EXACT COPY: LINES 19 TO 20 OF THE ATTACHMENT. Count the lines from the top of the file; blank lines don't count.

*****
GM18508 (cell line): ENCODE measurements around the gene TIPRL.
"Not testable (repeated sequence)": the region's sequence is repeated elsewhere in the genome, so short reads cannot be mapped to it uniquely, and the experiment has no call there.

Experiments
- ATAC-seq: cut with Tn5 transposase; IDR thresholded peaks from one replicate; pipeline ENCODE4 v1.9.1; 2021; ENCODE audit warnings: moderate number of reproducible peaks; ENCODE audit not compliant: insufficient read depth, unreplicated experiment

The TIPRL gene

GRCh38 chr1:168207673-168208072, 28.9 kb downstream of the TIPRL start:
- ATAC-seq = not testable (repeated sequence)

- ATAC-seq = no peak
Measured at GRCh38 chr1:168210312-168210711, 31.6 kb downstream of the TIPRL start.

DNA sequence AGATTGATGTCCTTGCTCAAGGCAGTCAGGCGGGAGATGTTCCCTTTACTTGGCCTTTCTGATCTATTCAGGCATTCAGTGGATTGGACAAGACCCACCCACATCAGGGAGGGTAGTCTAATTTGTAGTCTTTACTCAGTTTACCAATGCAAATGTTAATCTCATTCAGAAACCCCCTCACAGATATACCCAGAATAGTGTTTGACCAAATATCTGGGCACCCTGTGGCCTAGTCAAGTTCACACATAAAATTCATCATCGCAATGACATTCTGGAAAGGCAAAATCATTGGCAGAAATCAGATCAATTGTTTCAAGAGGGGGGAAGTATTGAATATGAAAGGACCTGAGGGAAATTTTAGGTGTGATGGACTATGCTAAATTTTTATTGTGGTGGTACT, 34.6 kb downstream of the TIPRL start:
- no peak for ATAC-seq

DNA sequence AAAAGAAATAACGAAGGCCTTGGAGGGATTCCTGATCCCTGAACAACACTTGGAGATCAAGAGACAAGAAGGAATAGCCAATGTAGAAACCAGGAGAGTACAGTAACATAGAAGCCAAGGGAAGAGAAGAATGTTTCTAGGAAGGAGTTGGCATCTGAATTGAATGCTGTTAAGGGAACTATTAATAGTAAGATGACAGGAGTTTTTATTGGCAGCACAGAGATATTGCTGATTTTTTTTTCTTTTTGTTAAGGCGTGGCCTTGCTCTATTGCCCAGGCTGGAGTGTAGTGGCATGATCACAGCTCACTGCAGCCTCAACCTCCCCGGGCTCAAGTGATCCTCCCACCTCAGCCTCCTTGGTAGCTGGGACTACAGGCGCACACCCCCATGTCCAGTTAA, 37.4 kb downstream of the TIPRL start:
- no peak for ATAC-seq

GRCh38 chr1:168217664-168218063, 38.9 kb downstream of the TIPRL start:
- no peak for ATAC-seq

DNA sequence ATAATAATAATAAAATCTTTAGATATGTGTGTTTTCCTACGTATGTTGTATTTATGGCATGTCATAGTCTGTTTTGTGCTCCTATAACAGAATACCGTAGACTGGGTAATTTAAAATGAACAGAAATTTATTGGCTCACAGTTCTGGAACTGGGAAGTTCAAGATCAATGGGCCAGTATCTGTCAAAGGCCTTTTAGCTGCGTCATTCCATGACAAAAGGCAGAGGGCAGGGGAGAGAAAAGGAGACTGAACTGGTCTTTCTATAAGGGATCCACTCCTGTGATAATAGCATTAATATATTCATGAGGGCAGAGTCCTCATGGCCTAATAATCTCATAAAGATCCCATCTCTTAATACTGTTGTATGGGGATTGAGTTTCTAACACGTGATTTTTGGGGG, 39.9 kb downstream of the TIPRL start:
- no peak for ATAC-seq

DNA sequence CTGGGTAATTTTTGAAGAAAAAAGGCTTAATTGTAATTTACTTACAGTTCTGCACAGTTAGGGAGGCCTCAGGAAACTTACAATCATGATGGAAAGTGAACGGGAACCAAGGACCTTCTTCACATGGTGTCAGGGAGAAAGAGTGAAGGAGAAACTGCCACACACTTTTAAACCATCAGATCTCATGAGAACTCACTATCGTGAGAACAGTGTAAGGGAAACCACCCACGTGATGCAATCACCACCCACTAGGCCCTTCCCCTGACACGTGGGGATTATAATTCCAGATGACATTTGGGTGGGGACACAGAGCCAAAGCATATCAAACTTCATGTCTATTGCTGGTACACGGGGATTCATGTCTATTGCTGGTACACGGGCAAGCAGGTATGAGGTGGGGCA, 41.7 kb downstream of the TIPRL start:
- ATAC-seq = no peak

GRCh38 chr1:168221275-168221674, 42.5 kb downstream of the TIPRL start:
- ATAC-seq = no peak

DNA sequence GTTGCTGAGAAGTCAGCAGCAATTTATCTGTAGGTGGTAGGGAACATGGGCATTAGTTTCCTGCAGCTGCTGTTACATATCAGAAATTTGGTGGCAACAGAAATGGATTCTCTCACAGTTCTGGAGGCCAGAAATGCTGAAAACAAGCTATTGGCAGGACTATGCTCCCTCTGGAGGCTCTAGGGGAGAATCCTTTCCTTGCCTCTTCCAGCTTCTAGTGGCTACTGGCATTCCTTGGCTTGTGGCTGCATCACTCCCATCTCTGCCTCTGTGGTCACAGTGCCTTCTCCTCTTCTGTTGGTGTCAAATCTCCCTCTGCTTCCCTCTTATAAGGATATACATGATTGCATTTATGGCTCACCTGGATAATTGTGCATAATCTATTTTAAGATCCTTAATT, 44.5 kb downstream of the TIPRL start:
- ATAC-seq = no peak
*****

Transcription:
- ATAC-seq = no peak

GRCh38 chr1:168221275-168221674, 42.5 kb downstream of the TIPRL start: